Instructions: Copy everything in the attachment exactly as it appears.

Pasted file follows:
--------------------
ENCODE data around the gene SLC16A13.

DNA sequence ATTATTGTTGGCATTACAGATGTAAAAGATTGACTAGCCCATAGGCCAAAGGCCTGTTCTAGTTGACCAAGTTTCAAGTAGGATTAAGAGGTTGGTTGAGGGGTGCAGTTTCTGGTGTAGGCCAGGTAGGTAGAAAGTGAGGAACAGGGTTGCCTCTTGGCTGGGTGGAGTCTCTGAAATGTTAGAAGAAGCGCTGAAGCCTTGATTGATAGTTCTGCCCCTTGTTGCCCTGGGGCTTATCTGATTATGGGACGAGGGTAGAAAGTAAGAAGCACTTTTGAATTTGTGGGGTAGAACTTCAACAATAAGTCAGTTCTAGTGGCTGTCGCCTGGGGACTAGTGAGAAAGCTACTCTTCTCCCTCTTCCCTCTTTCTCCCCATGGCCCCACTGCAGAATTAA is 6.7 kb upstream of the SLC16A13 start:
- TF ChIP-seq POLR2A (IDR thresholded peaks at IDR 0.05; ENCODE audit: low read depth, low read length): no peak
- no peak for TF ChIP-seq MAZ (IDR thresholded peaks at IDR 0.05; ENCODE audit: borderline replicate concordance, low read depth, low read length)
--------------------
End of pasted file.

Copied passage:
ENCODE data around the gene SLC16A13.

DNA sequence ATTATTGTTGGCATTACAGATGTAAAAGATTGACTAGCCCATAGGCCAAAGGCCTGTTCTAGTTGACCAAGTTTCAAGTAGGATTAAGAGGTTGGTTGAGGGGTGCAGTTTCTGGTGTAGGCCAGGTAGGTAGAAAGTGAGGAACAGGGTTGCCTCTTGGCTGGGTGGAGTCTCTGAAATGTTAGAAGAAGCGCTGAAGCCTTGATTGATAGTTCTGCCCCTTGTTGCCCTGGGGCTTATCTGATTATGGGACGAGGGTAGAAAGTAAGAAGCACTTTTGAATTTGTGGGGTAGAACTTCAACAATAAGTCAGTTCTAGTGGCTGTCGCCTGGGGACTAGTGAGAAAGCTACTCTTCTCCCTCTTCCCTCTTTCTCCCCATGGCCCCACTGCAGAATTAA is 6.7 kb upstream of the SLC16A13 start:
- TF ChIP-seq POLR2A (IDR thresholded peaks at IDR 0.05; ENCODE audit: low read depth, low read length): no peak
- no peak for TF ChIP-seq MAZ (IDR thresholded peaks at IDR 0.05; ENCODE audit: borderline replicate concordance, low read depth, low read length)